Realistic training keeps fire crews on point
HRFE stations 21 (Lake Echo) and 22 (North Preston) participated in a realistic structure fire exercise recently. Aimed at keeping the vital steps all firefighters must perform to keep themselves and other crews safe, protect as much property as possible, and save the lives of others, the training is aimed to be as realistic and grueling short of a real fire.
From the initial page out (crews were not given the location ahead of time) the crews had to arrive on scene and immediately begin. Observing the structure upon arrival, command was looking for any obvious smoke or fire, as well as observe if any people were outside and any immediate risks such as propane tanks and power wires. A 360 observation was put into action to further the investigation.
Crews made their way inside the main level of the building and checked out the alarm box. Trouble indicated basement, and a previous 360 of the building showed an exterior basement door. A crew was deployed to investigate and found heavy smoke coming from the basement. A charged line was stretched and a fire attack and primary search of the basement took place in near zero visibility as smoke made visibility difficult.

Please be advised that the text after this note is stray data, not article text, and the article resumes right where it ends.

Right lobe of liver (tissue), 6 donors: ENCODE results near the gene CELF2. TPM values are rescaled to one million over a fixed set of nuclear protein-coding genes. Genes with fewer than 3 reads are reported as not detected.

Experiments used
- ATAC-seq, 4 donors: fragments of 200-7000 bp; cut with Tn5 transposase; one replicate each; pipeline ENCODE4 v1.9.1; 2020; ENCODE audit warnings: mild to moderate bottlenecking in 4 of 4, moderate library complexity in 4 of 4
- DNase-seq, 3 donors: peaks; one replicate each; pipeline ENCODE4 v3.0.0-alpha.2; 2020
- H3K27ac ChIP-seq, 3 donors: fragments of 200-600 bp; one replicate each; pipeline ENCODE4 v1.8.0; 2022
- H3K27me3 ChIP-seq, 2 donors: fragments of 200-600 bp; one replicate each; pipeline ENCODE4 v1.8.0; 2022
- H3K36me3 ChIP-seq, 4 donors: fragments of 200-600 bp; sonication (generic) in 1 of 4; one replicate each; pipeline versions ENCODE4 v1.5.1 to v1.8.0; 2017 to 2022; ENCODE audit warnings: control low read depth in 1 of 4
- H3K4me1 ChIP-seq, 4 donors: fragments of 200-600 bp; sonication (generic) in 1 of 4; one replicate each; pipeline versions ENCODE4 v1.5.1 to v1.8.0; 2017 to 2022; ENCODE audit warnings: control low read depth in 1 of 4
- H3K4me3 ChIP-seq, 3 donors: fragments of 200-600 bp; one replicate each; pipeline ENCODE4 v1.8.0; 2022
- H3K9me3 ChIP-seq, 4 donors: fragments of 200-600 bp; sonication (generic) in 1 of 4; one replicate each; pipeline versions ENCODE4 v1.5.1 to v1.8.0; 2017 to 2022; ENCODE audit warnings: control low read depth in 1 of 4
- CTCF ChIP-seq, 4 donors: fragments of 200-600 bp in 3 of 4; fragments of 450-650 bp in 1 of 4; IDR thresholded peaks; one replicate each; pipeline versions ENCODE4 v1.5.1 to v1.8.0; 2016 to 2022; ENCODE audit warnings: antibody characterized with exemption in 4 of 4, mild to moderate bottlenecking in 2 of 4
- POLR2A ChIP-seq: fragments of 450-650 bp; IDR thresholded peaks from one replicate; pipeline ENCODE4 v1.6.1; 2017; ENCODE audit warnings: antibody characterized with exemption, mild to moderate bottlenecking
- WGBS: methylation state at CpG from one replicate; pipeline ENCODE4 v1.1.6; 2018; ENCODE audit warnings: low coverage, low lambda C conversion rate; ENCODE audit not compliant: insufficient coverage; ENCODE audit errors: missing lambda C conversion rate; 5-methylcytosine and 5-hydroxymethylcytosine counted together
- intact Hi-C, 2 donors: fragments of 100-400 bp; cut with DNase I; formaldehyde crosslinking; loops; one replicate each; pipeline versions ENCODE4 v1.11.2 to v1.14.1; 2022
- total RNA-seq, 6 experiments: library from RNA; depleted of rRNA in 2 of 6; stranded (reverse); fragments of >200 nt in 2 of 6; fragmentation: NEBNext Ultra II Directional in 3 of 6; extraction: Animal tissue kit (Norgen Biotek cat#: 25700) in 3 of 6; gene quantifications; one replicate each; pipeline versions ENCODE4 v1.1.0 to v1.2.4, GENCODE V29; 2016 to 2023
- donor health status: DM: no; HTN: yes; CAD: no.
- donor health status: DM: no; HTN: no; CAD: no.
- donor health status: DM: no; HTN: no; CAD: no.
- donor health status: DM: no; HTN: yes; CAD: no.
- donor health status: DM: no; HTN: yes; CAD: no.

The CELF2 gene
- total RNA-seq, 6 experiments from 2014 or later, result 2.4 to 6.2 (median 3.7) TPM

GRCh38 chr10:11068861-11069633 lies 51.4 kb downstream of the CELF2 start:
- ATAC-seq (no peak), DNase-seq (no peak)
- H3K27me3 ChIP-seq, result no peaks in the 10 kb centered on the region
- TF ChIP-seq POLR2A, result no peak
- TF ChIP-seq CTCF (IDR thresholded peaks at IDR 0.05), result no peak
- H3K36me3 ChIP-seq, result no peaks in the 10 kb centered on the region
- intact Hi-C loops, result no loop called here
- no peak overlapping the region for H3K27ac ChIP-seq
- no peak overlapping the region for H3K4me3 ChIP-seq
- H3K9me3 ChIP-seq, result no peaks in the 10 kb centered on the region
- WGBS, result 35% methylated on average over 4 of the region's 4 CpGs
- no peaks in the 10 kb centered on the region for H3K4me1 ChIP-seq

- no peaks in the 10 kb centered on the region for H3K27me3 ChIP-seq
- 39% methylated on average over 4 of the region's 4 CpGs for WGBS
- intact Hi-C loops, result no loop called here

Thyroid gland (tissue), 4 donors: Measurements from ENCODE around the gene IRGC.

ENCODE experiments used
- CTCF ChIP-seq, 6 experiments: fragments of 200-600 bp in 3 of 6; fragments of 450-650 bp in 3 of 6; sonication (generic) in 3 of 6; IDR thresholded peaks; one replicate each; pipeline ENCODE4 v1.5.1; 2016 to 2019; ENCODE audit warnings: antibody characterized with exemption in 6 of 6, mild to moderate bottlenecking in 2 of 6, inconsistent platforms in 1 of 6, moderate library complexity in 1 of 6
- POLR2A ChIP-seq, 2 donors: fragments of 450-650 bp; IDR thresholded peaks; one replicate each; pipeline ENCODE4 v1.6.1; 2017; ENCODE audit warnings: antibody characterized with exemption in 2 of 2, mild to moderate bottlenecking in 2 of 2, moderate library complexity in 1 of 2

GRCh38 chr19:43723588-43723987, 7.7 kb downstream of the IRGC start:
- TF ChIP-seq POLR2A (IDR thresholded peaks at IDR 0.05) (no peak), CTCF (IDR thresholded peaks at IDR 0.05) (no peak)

Crews had to rotate on the hose and continue searching just like a real fire, as well as ensure the fire did not spread in other parts of the building. Two mock “victims” were found in the areas of the fire and were recovered from the scene. As the crews pushed on, instructors would update their status.
Afterwards, the crews got together for critique and questions. Overall the fight went well, considering the hazards and unfamiliar location.
As many of these crews are volunteer firefighters, it’s important to remember that they face countless challenges while balancing a civilian life. Many have faced real structure fires including the recent Lawrencetown Rd fire, serious car crashes and more. Thank you for your service.